In the dim glow of the chandelier, a girl was kneeling on the mosaic floor, using a piece of cardboard to clumsily sweep what looked like a smashed jar of pink pickles into a pile. 

It was her neighbor, Ramona realized. The new girl who’d moved into 203, right before the confinement started. Ramona barely knew what she looked like, she’d only gotten a fuzzy impression of youth and brown hair, behind a homemade mask. Her name was Missy or Mamie, or something like that.

The girl was maskless tonight, but Ramona still couldn’t make out her features as she bent her head over her the mess and made futile dabs at the odd pink pickles.

“Dropped your groceries?” Inquired Ramona.

The girl’s head shot up. She froze for a moment, and then recognized Ramona. “It was my salt pork,” she said. From the tone of her voice you might have thought she was talking about her dead mother.

“Too bad,” Ramona said perfunctorily. She wrinkled her nose under the polka-dotted mask. Who ate salt pork?

“I was trying to carry everything,” her neighbor murmured. Belatedly she pulled up the mask that dangled around her neck, but not before Ramona had inventoried her features: square jaw, snub nose, heavy brows arched over brown eyes.

Cute, Ramona summed up, her interest sharpening. “I can give you a hand up the stairs,” she offered, stepping forward to peer into the canvas bag on the floor. A knife, papers, tupperware containers, and resting on top—

“Why, that’s Mrs. DeWitt’s Meissen figurine!”

Ramona plucked it from the bag as Missy or Mamie stuttered, “That was—I saw it in one of those boxes—” she gestured at the clutter outside Mrs. DeWitt’s former apartment. “I was just keeping it safe—I mean, I didn’t want it to get put out with the trash.”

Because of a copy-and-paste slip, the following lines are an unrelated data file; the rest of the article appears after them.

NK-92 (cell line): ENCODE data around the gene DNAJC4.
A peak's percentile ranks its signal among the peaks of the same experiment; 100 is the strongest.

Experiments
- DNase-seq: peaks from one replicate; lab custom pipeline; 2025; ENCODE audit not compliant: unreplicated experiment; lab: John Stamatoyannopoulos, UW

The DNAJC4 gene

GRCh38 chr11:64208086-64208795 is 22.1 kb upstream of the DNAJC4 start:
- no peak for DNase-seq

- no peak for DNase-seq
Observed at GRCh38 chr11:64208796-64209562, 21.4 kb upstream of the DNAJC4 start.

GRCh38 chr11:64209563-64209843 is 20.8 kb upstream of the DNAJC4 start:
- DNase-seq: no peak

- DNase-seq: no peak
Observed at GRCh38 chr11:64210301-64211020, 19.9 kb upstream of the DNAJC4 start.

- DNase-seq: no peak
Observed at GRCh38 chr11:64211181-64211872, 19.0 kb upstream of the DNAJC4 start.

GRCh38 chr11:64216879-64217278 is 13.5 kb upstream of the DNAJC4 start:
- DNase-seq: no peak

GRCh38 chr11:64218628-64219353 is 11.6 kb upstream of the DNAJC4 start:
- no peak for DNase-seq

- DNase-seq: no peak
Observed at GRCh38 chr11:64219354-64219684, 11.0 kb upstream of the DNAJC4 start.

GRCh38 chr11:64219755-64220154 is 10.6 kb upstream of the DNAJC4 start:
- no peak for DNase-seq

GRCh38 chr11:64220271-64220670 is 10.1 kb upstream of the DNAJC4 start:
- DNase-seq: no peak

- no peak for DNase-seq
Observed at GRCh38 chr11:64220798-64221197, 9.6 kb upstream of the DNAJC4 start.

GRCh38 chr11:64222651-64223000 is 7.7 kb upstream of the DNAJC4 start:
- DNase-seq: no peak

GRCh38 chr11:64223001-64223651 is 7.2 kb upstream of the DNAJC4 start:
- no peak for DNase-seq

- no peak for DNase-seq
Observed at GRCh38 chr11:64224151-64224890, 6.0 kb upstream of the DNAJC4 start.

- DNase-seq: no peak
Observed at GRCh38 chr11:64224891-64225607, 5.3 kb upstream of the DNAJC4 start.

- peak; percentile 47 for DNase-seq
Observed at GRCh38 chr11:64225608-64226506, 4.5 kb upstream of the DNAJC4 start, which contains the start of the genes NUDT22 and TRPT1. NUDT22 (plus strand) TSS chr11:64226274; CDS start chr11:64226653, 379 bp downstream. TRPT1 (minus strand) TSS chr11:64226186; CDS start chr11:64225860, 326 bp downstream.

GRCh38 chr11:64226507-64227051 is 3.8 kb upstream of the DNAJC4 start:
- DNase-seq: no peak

“Of course not.” Ramona winked. She liked this girl. Her neighbor had an eye for good quality and the initiative to—reorganize it, you might say.

“I was going to give it to the landlady in the morning!”

“Sure you were, Missy,” Ramona soothed.

“My name’s not Missy!”

“Sorry, I meant Mamie.”

“It’s Millie!”

“Well, a word to the wise, Millie. Everyone at the Arms knows about Mrs. DeWitt’s Meissen figurine. It was a gift from a Prussian officer back in her bad old days as a Berlin chanteuse.”

Millie took a deep breath, as if to blow more excuses at Ramona. But instead she stayed silent, letting the air out in a long hiss, like a slowly deflating balloon.

“More’s the pity,” said Ramona, examining the figurine. She’d calculated the figurine’s value more than once, and it was enough to set up her new dispensary in style. With an unconscious sigh, she told the younger girl, “I’ll make sure it gets back to Dolly. She’s executrix.”

“Thank you so much.”

Ramona arched an eyebrow at the sarcasm, and Millie added, “I’ll be sure to let Dolly know you have it—just in case you forget.”

This made Ramona smile broadly under her mask. “I like your style,” she told the new girl. “There’s a broom and dustpan in the lounge closet. Let me get it, and I’ll help sweep up your pickled pork.”

Next: Shock spreads through the Arms and beyond with the news of Beverly’s illness, causing unexpected repercussions!